4. 4. WHITEPAPER/RE-DEFINING THE GAME 4 themselves vulnerable to NCAA penalties if a student or administrator makes an error in judgment. Mike Flynn, assistant athletics director at Appalachian State University, commented on the murky middle ground, stating that “as a public institution, our lawyers here have advised us that it would be a violation of First Amendment rights of our student-athletes to monitor their pages.” Despite the legal ramifications, with increasing pressure from the governing organization, more and more schools are trending towards making rash and rushed overadjustments to their social media stance to protect their NCAA standing. UNC immediately updated its guidelines for athletes to assign a coach or academic administrator to monitor sites constantly and evaluate postings. Any inappropriate posts would then result in a various range of sanctions for the student-athlete, from a loss of scholarship to a team dismissal.6 And UNC is not alone – other schools have taken ever harsher approaches to negative publicity and NCAA violations, including banning twitter use for men’s basketball teams at Villanova University, Mississippi State University, and the University of New Mexico, as well as for the football teams at the universities of Miami, South Carolina, Iowa, Boise State, Kansas, and Florida State.7 At Mississippi State, Twitter was banned after a player was criticized for the team’s performance. While at Florida State, the ban went into effect after players’ tweets were picked up on blogs with commentaries containing subject matters from rap lyrics like shooting police officers.8 It’s not only the athletic department administration and the NCAA that are divided on the issues of appropriate social media use and punishments. Even the collegiate coaches are split on the subject. University of Louisville men’s basketball coach Rick Pitino has been harsh with his critique of social media use saying, “It’s like taking a little bit of poison…I think technology is a great thing in many instances, and I think it’s poison in others, for 6.) Kelly Whiteside, “North Carolina, NCAA address monitoring social media.” March 12, 2012. http://content.usatoday.com/communities/ campusrivalry/post/2012/03/north-carolina-ncaa-address-monitoring-social-media/1#.Ux-87l5PLOQ 7.) Brandon Marcello, “Rick Stansbury bans Mississippi State from Twitter after criticism.” February 3, 2011. http://content.usatoday.com/ communities/campusrivalry/post/2011/02/mississippi-state-basketball-twitter-ban/1#.Ux-9HF5PLOR 8.) FOX Sports, “Will FSU’s social media ban pay off?” August 7, 2013. http://msn.foxsports.com/collegefootball/story/florida-state-semi- noles-twitter-facebook-instagram-ban-2013-season-impact-080713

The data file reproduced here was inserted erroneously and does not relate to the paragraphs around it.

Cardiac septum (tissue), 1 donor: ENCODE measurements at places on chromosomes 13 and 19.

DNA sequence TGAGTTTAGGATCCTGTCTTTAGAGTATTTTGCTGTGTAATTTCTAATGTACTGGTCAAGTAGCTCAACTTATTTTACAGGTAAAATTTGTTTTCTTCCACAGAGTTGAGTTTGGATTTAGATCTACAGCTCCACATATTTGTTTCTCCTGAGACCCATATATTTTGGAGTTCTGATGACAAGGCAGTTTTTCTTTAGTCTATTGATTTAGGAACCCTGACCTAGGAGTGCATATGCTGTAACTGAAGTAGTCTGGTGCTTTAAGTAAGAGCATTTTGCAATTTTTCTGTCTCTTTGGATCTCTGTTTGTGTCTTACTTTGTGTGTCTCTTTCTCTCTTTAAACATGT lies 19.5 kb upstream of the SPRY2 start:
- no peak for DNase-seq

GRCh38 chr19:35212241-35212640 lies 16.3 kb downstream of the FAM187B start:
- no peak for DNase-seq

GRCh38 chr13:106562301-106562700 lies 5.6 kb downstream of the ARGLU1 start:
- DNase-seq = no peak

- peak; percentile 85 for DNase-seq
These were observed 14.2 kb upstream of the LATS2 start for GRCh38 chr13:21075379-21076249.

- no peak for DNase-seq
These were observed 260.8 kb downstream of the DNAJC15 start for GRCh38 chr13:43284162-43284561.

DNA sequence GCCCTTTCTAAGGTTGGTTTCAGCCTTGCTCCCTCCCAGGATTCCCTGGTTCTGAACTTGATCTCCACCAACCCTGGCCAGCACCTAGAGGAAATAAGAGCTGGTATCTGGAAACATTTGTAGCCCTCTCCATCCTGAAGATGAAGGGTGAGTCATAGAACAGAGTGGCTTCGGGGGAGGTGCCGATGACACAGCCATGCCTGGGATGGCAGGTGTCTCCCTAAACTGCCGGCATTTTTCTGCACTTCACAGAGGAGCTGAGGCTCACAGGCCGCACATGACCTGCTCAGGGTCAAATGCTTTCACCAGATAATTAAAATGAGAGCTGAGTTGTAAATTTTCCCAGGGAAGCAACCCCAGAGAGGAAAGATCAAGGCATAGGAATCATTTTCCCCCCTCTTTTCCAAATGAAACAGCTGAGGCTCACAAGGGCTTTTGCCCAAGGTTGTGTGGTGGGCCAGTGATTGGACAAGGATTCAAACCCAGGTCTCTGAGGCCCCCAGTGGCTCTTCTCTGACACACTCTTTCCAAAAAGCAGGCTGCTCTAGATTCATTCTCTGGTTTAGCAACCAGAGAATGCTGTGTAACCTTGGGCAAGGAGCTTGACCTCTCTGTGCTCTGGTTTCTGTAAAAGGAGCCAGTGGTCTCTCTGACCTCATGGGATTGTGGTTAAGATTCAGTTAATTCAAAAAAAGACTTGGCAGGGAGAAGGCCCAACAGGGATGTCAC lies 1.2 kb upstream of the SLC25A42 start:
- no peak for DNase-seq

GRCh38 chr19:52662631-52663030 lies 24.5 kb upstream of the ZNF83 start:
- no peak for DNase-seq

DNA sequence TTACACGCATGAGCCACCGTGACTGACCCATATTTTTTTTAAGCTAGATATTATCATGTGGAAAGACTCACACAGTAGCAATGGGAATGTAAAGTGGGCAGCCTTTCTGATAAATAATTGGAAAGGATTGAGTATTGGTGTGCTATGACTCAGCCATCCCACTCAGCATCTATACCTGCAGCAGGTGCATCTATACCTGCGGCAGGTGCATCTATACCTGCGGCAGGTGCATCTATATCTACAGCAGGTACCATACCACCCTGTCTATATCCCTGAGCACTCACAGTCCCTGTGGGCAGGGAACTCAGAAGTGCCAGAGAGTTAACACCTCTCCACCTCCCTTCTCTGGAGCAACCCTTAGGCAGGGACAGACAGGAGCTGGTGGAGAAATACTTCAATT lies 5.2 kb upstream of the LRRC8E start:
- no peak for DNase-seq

5. 5. WHITEPAPER/RE-DEFINING THE GAME 5 EDUCATION Don't prohibit, Be proactive ENCOURAGEMENT Positive reinforcement, Practice makes perfect ENGAGEMENT Open communication, Respect & leadership people in sports especially,” adding that he would ban his players from all forms of social media if possible. Meanwhile, John Calipari, head coach of the men’s basketball team at the University of Kentucky, believes that coaches like Pitino have the wrong mindset. Instead of limiting social media use, Calipari believes that coaches should be encouraging it: “I’m not going to hold my team back from Twitter or Facebook,” but I’m going to teach them,” he said. “I’m going to use it as a positive… What we are trying to tell those kids [is], Hey, you build your brand or you break your brand down.”9 SOCIAL MEDIA MODEL So how do athletic departments find a middle ground in the battle between blanket prohibition and policing, and basic rights governing free speech and reputation building? For one, implementing a social media strategy does not happen overnight. Instead, it is an evolving process based on the fundamentals of education, encouragement and engagement. Any school can implement these principles to find success with social media use among its student-athletes, highlighting their achievements while maintaining the reputation and prestige of the schools they represent on and off the field. Education Education is at the heart of every institution of higher learning. The underlying theme in every university or college’s athletic department is to impart wisdom and guidance on their student- athletes from nutrition to teamwork to equal treatment under the law, so why don’t schools take the same approach with social media? Lack of instruction and training for student-athletes in the social media realm remains an obstacle for the majority of schools. However, instead of addressing the problem, many institutions choose to overpolice and reprimand in place of building positive relationships with their student-athletes. This creates mistrust between student-athletes and the very universities they represent, leading some 9.) ESPN.com News Services, “Pitino, Calipari on different sides.” February 20, 2014. http://espn.go.com/mens-college-basketball/story/_/ id/10481852/rick-pitino-louisville-cardinals-sounds-social-media